Kilimandjaro Restaurant African, 4317 Chestnut St Philadelphia PA (215)387-1970 or (215) 387-1971
Kings and Queens Restaurant African, 4830 Woodland Avenue,Philadelphia, PA; 267-388-2887
MY THOUGHTS ABOUT
By: Adedoyin Otolorin
As an African living in Philadelphia, I have had moments when I craved certain food such as Suya (spicy skewered meat). Other times it is pepper soup or just jollof rice, plantain and chicken which are my favorites. Sometimes on weekends, instead of making the dish at home, I would rather go out with friends to eat. I make sure to patronize African and Caribbean restaurants because I am familiar with their cuisine and the food is delicious.
What I have noticed throughout my experience though is that although the food is great, the ambience mood, feeling and the decor are often secondary at most African/Caribbean restaurants. More so, there is often the lack of quality service. From what it seems, the mind set is that as long as the establishment is making enough to keep the doors open from day to day, there was no appetite for improvement in term of service or physical appearance.
As an African, occasionally, I would visit an Italian, American or French restaurant. Beside the splendid appearance that often keeps me in awe, I am overwhelmed by the extent to which the staff will go to make my afternoon or evening of dinning not only a pleasant experience but also a memorable one. From the time I enter the restaurant to the time I leave, every effort is made for me to have an enjoyable time – that’s service!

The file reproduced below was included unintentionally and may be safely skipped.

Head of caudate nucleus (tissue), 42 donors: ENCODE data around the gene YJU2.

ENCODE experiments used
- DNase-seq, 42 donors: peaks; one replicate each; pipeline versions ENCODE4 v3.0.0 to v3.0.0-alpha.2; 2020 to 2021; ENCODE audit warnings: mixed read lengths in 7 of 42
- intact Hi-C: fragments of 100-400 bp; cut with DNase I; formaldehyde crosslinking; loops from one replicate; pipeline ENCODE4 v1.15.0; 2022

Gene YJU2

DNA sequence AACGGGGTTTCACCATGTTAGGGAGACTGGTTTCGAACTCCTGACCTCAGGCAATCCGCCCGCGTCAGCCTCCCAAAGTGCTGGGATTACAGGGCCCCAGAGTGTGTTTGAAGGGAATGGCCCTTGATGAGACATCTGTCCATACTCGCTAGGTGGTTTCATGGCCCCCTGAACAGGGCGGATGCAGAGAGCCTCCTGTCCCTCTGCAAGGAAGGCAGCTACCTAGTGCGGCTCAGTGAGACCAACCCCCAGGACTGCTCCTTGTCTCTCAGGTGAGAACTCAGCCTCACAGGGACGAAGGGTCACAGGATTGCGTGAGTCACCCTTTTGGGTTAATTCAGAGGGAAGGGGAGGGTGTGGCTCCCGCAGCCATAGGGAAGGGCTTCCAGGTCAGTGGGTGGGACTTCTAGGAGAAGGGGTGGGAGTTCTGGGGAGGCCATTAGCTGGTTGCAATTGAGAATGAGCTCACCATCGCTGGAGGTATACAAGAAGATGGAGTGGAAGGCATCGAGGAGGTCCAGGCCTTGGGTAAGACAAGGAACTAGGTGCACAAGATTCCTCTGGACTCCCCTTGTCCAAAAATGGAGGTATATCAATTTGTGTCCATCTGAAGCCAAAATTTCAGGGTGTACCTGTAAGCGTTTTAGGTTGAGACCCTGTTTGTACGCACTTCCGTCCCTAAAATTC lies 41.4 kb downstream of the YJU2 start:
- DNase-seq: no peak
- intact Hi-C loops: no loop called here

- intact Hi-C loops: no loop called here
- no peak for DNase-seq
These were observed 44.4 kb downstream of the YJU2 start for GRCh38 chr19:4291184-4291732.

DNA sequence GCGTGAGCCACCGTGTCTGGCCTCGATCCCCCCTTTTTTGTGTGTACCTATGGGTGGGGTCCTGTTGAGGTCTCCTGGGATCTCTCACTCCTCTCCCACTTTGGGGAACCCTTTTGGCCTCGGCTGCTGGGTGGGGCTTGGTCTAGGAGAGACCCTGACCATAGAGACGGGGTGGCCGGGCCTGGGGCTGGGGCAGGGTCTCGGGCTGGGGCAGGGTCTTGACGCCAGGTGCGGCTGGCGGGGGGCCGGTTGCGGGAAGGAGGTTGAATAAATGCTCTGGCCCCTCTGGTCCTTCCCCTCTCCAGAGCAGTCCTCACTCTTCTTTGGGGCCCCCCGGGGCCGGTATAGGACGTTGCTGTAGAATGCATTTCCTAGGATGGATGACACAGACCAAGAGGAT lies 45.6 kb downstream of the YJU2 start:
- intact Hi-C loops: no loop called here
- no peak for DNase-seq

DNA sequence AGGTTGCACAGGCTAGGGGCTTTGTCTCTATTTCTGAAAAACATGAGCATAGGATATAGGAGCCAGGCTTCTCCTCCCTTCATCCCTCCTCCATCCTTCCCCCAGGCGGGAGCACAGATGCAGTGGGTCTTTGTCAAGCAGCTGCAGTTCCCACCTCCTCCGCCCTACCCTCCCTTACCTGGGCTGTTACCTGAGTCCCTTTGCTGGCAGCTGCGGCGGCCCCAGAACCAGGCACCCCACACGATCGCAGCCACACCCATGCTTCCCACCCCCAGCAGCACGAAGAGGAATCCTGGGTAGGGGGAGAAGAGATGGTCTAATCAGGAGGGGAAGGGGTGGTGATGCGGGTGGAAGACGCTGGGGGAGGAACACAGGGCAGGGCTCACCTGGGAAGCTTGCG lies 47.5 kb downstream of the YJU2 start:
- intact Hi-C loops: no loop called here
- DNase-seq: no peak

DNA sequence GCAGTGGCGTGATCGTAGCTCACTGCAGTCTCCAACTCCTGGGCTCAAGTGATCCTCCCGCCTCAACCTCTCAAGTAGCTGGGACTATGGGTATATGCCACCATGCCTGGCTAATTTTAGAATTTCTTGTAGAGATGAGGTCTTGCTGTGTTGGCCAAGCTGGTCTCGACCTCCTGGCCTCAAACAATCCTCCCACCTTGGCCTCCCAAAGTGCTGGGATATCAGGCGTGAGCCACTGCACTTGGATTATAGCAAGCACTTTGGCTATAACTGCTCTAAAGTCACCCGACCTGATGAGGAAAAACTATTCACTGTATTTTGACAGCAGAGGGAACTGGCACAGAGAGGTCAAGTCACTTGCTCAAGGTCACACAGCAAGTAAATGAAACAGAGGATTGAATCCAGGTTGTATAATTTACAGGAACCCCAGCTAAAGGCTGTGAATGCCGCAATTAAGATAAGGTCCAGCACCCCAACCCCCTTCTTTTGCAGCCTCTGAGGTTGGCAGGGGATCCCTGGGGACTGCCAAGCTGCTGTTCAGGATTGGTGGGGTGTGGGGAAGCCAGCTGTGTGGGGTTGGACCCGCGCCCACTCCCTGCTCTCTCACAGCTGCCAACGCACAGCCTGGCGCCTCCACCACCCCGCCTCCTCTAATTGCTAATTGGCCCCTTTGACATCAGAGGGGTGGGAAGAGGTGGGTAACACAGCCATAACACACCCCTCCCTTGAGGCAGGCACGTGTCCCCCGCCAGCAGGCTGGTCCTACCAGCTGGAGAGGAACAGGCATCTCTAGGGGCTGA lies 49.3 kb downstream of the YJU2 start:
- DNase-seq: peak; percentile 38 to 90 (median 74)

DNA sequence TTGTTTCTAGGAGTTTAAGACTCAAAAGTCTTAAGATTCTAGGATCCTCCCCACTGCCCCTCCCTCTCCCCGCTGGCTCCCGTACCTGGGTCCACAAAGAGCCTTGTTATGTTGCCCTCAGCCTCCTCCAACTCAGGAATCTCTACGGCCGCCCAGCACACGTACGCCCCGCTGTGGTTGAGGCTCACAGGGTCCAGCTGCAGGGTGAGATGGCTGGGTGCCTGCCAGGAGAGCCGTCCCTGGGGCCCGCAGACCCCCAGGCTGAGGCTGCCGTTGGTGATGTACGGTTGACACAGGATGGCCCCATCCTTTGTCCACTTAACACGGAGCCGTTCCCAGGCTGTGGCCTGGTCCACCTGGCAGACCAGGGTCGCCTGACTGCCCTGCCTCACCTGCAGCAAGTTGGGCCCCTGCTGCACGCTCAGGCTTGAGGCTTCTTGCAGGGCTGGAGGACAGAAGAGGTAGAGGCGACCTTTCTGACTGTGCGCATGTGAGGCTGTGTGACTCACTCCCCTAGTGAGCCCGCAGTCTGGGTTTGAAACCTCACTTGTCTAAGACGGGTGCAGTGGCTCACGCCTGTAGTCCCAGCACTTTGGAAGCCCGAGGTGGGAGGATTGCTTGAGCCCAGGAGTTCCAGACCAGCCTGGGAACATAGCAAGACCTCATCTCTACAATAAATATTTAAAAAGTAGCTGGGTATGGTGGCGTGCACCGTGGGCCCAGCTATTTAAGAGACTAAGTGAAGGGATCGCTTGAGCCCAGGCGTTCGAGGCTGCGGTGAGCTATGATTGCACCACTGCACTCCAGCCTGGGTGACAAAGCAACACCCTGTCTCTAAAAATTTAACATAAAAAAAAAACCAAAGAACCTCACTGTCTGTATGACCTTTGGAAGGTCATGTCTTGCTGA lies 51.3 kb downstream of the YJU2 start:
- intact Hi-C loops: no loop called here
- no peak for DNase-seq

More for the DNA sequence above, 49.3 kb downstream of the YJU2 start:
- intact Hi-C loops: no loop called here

But then again whatever happens to a warm welcome or a smile on the face of one of the staff when I enter an African/Caribbean restaurant?
Or a “Thank you for coming and come again” when I am leaving an establishment? In other words, are our restaurants lacking in business etiquette? Have the owners not realized that it is important that these restaurants exhibit at best common courtesy? Certainly, a warm welcome is everything that a patron like myself needs – it is like going to someone’s house and not being greeted at the door.
Perhaps it is prudent that if African/Caribbean proprietors must continue to survive in the food industry, they have to not only invest in making their establishments physically attractive and pleasant to the eyes, they have to also make it a place that is capable of providing first grade dining experience by embracing the following:
- 1. Always keep the physical appearance of the establishment neat and clean
- 2. Strive for improvement in quality of food and service.
- 3. Patrons should always be greeted and escorted to their tables.
- 4. Patrons should not wait too long to be served.
- 5. Employees should keep personal matters (conservations and phone calls) out of eyesight and earshot of patrons.
- 6. Always be polite and courteous to your patrons; this is the cardinal rule!
Please understand that my intent here is to spark a conversation on how to improve the dining environment and the quality of service in African/Caribbean restaurants. I strongly believe that unless we find this conservation necessary and imperative, the possibility of African/Caribbean restaurants becoming a significant part of the American food industry remains questionable.
Let us not forget that the restaurant business is part of the service industry in the United States which contributes billions of dollars to the economy each year. However, African/Caribbean restaurants must realize that in order to attract a constant stream of patrons and claim their share of this American pie, they must provide quality service and create a pleasant atmosphere for a memorable dining experience.